Posts Tagged ‘authors’
Rest in Peace, Iain M. Banks. Creator of The Culture and changer of the world.
I started reading Iain M Banks just over a year ago. So recently that I’m not even sure I can call myself a fan. But fan I quickly became of the man who reinvented Space Opera. I was hooked a hundred pages into Look to Windward. A few books later, Use of Weapons (which shouldn’t be your first Culture novel) shattered me into a million peices and allowed me entry into a hallowed and secretive club of readers who had been equally shattered. We had each others help to put ourselves back together even though some pieces would be lost forever.
Mr. Banks, you have changed me. You have shown me a path towards what is possible, and for this Sir, I thank you from the bottom of my heart. A light has gone out in the Culture, and this time more than just a few Drones have taken notice. Imagine all those people on all those Orbitals, suddenly sad, and not knowing why. Of all the billions of beings in The Culture, why should one person matter? Because when you’re the one reading the story, or living the story, it fucking matters. that’s why. Your Culture books are more than escapism, more than transportive. They are simply more.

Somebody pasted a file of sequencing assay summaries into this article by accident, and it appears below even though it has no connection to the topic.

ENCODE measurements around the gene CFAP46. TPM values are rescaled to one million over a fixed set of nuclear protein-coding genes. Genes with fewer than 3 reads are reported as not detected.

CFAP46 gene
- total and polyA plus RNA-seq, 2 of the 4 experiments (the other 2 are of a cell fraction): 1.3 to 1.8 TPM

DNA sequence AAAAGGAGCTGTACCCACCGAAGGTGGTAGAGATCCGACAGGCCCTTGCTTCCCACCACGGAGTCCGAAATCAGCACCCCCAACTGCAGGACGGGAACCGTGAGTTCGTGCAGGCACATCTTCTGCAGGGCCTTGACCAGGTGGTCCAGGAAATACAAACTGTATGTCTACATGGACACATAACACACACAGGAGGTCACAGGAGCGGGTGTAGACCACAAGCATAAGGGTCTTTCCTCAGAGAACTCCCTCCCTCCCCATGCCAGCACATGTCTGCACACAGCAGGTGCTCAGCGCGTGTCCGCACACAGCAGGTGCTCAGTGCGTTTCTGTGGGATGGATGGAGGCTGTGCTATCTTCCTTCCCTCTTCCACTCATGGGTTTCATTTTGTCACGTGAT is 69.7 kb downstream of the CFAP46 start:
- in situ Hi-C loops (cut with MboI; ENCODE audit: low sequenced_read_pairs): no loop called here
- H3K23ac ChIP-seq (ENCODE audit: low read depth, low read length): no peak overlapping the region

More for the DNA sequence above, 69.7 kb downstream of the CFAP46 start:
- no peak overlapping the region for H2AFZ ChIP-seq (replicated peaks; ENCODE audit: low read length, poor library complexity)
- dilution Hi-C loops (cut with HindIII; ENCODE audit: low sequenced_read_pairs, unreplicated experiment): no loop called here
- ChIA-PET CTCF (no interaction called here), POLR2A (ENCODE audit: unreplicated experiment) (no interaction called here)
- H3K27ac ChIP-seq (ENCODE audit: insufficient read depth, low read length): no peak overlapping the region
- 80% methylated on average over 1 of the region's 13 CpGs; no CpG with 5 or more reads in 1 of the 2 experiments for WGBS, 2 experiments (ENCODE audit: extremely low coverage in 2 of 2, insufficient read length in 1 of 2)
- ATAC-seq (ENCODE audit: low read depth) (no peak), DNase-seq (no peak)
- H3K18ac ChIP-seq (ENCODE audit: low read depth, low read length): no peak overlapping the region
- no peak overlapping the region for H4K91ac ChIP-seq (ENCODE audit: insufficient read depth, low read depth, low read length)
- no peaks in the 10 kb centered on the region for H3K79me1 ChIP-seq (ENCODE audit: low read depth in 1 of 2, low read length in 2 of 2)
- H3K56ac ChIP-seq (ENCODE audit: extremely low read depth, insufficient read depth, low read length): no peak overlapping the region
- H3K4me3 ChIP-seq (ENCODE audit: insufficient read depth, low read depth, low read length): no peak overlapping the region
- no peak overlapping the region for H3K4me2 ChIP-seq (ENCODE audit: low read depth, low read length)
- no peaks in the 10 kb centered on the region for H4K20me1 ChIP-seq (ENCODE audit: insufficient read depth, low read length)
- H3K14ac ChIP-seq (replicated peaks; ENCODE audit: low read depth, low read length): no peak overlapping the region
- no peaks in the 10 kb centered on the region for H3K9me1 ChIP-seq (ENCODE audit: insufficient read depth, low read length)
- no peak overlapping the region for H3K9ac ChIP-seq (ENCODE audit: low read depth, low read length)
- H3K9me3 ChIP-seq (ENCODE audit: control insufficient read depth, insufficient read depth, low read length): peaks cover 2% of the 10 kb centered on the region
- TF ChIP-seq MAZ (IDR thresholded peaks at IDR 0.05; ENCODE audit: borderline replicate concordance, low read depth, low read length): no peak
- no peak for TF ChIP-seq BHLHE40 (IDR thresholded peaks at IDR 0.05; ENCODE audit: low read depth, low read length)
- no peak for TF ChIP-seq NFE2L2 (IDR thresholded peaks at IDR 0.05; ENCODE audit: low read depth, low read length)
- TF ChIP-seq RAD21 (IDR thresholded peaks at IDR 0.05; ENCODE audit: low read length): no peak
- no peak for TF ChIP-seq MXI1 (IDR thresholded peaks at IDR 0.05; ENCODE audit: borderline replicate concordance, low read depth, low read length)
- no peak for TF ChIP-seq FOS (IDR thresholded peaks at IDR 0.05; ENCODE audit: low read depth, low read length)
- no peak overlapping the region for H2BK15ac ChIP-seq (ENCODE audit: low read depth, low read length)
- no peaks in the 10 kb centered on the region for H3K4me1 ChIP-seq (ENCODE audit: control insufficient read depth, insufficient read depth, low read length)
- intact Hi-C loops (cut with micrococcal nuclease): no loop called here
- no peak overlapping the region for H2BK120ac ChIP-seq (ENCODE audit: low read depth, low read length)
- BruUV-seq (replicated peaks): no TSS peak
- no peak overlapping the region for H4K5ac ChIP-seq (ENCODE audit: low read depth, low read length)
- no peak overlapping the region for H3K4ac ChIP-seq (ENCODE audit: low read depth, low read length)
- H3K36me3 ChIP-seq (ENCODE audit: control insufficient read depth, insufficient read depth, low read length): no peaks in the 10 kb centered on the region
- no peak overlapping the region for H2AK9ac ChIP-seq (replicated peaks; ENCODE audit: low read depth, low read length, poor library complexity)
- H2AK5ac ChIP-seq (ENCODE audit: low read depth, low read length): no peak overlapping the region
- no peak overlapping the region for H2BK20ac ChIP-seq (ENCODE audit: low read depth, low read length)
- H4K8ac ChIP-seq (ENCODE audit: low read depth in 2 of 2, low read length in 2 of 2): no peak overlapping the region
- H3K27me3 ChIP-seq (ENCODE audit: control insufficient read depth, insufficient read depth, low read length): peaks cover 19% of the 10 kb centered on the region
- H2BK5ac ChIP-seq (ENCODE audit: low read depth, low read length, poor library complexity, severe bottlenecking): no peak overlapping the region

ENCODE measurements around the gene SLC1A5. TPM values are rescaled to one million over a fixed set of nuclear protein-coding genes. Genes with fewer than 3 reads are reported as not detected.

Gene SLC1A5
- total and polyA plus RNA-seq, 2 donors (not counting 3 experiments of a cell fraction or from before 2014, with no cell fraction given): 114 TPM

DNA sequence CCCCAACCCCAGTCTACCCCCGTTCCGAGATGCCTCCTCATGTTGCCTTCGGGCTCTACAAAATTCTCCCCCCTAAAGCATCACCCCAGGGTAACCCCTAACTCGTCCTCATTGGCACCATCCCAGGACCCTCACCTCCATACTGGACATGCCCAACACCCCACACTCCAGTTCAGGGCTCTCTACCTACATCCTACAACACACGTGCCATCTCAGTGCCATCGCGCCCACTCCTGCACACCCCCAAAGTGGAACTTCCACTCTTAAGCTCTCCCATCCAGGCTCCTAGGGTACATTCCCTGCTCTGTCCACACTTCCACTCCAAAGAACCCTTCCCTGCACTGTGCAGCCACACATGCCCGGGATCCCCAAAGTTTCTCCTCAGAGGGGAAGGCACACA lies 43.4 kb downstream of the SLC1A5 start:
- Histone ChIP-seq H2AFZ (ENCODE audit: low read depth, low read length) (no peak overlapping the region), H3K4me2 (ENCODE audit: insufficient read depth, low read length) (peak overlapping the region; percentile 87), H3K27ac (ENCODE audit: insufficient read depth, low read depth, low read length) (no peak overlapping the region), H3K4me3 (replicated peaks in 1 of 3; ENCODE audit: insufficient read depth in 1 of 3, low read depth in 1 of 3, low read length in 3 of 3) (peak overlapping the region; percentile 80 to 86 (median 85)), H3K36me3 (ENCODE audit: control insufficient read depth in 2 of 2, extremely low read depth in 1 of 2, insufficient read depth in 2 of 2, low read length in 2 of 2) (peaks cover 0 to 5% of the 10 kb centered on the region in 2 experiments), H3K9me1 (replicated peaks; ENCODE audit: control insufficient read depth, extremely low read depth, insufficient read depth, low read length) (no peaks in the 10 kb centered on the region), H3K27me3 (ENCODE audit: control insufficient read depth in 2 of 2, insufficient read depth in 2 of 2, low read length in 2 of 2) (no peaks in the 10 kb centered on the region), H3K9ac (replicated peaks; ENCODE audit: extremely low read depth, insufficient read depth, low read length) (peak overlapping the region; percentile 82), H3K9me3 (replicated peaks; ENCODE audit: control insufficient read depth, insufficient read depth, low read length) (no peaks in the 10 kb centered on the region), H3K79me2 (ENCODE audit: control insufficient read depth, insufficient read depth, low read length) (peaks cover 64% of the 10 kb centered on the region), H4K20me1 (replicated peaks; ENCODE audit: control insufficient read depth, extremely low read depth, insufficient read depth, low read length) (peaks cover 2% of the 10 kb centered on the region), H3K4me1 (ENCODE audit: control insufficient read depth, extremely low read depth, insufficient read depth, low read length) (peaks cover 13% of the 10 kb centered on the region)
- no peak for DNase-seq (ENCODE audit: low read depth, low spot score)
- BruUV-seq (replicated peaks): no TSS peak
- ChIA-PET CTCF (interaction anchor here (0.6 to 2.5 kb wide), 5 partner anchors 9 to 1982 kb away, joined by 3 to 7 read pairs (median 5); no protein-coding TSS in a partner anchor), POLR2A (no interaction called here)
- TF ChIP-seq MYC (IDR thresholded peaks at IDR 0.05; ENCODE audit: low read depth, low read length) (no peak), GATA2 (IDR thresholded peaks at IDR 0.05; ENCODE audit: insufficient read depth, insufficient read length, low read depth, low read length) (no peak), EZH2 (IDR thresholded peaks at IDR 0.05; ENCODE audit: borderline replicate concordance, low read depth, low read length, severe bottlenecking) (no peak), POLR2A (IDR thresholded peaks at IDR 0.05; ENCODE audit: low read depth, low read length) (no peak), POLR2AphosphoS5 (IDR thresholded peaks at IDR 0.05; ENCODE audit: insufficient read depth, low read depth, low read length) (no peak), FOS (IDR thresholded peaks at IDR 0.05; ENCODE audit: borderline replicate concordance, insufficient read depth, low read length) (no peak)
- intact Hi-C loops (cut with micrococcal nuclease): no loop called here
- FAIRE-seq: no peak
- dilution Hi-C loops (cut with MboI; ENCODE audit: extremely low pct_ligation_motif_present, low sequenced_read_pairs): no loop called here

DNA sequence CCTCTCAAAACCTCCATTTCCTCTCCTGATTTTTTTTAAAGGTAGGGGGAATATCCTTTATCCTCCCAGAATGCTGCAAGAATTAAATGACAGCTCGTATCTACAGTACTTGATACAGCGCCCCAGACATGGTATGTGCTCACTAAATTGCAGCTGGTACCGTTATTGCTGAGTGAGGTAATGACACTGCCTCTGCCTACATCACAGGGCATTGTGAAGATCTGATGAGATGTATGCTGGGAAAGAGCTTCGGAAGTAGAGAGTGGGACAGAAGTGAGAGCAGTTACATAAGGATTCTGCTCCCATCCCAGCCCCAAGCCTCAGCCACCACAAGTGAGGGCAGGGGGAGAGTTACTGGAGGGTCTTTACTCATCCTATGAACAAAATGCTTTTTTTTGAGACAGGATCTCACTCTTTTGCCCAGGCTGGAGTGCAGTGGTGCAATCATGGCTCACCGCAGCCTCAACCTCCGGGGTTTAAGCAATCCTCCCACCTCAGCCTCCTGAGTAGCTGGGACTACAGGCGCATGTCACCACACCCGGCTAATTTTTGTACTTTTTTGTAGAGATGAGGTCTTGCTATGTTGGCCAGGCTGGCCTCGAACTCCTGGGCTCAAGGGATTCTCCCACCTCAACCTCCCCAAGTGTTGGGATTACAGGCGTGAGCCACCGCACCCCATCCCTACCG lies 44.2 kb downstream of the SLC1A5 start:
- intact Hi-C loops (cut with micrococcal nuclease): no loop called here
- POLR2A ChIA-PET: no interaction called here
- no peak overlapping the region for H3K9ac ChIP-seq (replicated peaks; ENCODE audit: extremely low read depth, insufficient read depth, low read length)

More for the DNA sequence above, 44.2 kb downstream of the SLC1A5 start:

It’s only June, and I already feel like I’ve lost too many people this year. I didn’t have the chance to thank them, to tell them how I felt, to tell them what their works and actions meant to me. A grief counselor gave me a letter template, a self guided exercise to help us articulate why that person was so important to us. It’s a one-way conversation that helps you through the grieving process.
Lesson learned. Nothing is forever. Sometimes promises are broken with no hard feelings. I need to tell people how I feel before it’s too late. I need to write those letters now, before it’s too late.
I’ll let you in on a little Use-of-Weapons-eque secret: this post isn’t really about Iain Banks.
this post is about how to cheat time.